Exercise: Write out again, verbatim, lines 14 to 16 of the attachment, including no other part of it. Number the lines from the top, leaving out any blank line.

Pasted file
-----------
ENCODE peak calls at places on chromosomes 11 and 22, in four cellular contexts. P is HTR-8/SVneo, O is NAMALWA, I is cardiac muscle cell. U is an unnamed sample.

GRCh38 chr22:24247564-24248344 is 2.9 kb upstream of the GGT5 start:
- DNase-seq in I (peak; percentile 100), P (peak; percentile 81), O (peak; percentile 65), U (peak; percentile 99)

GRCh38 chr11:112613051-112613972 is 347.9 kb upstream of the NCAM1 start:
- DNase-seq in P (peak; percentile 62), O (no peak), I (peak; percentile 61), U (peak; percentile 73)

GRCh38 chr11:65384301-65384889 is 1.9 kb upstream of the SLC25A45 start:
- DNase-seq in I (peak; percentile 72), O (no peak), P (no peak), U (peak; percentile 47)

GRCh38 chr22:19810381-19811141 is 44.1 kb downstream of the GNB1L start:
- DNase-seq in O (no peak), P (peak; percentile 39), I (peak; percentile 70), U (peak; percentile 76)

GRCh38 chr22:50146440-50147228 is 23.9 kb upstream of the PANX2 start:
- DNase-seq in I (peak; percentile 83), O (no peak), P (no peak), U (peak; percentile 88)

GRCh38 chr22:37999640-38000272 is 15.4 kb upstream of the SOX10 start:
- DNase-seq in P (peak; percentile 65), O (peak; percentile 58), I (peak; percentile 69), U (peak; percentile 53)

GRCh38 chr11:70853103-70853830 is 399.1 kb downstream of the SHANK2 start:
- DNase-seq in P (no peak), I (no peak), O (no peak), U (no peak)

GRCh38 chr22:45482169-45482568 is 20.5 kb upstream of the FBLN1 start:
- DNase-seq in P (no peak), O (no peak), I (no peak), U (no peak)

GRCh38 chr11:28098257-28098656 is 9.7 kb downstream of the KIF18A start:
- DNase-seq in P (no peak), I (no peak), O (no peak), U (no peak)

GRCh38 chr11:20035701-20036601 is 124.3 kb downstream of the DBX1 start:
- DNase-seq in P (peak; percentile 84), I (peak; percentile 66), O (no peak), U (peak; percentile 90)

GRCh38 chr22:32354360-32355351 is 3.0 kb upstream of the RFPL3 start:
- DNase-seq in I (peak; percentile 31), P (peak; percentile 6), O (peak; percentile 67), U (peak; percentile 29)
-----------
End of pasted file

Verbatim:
GRCh38 chr11:70853103-70853830 is 399.1 kb downstream of the SHANK2 start:
- DNase-seq in P (no peak), I (no peak), O (no peak), U (no peak)

GRCh38 chr22:45482169-45482568 is 20.5 kb upstream of the FBLN1 start: